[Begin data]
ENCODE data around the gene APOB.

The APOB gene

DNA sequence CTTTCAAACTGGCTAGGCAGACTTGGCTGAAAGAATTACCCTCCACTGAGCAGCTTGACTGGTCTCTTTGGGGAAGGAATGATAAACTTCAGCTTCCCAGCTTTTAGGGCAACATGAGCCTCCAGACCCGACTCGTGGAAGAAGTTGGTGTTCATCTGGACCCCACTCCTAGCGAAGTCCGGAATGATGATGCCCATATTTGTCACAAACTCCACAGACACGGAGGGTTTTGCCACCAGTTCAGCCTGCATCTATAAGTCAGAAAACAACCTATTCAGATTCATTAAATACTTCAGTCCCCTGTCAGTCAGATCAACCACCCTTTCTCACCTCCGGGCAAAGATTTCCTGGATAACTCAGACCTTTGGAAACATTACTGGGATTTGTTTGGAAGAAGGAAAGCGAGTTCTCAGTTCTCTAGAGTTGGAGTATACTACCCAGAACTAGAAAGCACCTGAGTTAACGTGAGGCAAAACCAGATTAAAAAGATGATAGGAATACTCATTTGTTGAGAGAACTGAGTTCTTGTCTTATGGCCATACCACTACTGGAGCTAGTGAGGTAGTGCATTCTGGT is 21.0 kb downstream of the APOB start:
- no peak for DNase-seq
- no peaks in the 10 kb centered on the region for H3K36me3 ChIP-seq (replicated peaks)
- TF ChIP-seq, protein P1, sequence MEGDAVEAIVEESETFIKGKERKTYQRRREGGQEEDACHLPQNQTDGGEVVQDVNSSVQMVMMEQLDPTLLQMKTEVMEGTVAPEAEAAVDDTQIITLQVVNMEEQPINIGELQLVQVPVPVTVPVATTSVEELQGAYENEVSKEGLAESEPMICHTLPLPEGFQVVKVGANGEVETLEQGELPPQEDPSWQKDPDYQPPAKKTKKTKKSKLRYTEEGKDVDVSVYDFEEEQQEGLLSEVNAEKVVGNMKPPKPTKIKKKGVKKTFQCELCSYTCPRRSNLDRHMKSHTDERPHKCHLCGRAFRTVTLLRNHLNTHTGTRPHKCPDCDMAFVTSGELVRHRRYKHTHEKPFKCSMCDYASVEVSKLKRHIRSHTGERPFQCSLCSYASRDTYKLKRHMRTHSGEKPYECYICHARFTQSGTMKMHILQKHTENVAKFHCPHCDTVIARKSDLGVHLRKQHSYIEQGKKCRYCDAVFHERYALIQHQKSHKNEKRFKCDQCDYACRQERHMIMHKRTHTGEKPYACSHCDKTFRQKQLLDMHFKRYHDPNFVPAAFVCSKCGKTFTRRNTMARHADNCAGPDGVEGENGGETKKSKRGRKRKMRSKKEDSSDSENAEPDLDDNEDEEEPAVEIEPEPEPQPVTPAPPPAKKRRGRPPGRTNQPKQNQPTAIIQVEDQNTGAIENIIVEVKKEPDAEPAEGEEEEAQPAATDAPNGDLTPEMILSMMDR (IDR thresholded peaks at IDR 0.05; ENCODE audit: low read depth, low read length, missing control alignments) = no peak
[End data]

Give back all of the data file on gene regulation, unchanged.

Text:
ENCODE data around the gene APOB.

The APOB gene

DNA sequence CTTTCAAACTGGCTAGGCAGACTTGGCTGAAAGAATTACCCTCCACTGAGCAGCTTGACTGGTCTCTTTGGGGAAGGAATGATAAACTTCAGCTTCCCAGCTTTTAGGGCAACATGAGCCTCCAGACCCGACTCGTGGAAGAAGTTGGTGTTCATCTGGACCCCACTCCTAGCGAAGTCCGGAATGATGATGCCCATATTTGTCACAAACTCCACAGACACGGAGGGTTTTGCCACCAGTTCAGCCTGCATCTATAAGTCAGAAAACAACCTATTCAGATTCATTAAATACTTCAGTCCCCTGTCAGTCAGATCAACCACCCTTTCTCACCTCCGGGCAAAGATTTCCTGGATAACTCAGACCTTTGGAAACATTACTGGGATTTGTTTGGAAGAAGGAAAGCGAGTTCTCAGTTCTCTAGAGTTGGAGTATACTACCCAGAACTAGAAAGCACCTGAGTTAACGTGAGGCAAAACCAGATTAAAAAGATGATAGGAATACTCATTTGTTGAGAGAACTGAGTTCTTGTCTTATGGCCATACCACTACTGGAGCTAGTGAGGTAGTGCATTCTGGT is 21.0 kb downstream of the APOB start:
- no peak for DNase-seq
- no peaks in the 10 kb centered on the region for H3K36me3 ChIP-seq (replicated peaks)
- TF ChIP-seq, protein P1, sequence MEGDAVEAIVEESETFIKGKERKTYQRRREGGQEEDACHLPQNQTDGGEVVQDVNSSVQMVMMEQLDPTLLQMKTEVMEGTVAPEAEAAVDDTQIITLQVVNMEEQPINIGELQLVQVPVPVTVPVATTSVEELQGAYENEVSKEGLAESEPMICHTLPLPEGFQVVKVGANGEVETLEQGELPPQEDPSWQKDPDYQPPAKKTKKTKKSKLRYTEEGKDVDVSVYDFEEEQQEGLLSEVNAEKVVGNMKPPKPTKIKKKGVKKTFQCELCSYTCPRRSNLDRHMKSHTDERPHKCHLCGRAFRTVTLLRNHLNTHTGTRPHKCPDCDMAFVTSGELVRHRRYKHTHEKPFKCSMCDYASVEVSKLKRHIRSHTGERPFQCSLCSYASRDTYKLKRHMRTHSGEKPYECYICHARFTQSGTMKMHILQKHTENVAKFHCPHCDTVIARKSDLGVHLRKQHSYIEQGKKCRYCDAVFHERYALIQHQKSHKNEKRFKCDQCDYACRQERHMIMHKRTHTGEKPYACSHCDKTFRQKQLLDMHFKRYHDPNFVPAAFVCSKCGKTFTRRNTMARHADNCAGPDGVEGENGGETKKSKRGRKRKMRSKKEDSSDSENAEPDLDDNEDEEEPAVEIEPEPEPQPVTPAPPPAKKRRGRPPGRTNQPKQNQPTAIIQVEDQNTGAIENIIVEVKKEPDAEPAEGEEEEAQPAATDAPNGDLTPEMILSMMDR (IDR thresholded peaks at IDR 0.05; ENCODE audit: low read depth, low read length, missing control alignments) = no peak